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Politicians are undoubtedly imperfect and essentially flawed like the rest of us. When we begin to put them high up on pedestals is when they begin to fall and disappoint the public. Luckily, for the country, they aren't tragically flawed, because they aren't tragic heros. Even the president makes mistakes. It is not, however, fair to ask all that we do of these figures cast into the public eye. Sophocles knew that humans were imperfect creatures, and therefore governments and rulers would be flawed by this accordingly. A president must be tough but fair, as should a king be. Creon made the mistake of taking his decrees to far, sacrificing the will of the people for strength in the state. President Bush's administration (McClellan) may have been too quick to judge the scandal over the leak, making a firm statement to fire whomever was responsible for the leak of the identity of an undercover CIA operative in 2003, but since it has been found that two top White House aides, Karl Rove and I. Lewis "Scooter" Libby, were the source of the leak, the administration as of now has reneged on it's original statement. Creon would not listen to the people because he wanted to keep image of the state strong, essentially acting too tough. Bush went back on a statement made by his administration in order to protect people in his administration, thereby trying to be little too fair to his cabinet. What if these two men were switched? Creon probably would have just fired the party/parties responsible for the leak, and Bush wouldn't sacrifice either of his daughters just to uphold something he said in the past, even if it is essentially the law of the land. Who is to say which decision is right? In any case there are consequences for every decision made in politics, and ruler must know when to be tough, and when to be fair.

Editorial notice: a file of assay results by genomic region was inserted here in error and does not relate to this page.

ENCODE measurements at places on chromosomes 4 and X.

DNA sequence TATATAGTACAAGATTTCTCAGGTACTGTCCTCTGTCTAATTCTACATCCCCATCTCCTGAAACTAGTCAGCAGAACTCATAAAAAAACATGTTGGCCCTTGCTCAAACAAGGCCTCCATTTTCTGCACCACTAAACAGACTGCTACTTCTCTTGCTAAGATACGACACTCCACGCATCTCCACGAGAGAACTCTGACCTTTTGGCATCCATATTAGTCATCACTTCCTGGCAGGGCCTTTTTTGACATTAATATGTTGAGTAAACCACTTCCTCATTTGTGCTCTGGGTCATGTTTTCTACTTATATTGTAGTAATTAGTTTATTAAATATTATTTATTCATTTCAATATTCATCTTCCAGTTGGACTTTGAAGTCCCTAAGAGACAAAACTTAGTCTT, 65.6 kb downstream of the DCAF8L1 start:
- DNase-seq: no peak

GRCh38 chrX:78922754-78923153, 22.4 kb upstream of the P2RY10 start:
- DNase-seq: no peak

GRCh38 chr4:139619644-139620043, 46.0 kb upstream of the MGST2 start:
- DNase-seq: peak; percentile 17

Creon at a glance is a perfectly fit ruler. He makes decrees for the state and enforces them accordingly. Is there anything more honorable than a ruler sticking by what he says? Is the desecration of a traitor's body dishonorable? The answers to these questions lead to Creon's eventual downfall in "Antigone", but the lessons of his failings are still just as valuable in today's world of politics. Creon was unable to bend or change his stance on his decree for fear of the state appearing weak. He even foreshadows this through a reference to Oedipus, and claims he'll do the opposite, what he knows to be just, when the occasion arises. He says, "I am the kind of man who can't and never could abide the tongue-tied ruler who through fear backs away from sound advice."(198) Creon is much like a second Oedipus, in that the play is nearly screaming his fate at him and what he should do to prevent it, but still he does not learn from his predecessor. Haemon, Creon's son, tries to reason with his father in a respectable and logical manner, but this doesn't get him far with the now stubborn king. Haemon's argument with his father is very reminiscent of the argument between Oedipus and Creon, except that the roles have been switched, because Creon is no longer the level headed one. It could be said that he's been corrupted by power, because he should be taking his own advice from "Oedipus the King" later in the play "Antigone", or at least try and think as reasonablely as he did back then. Creon once told Oedipus, "if you really think a stubborn mind is something to be proud of, then you're not thinking straight".(30) Haemon later gives his father very similar advice for resolving the issue of



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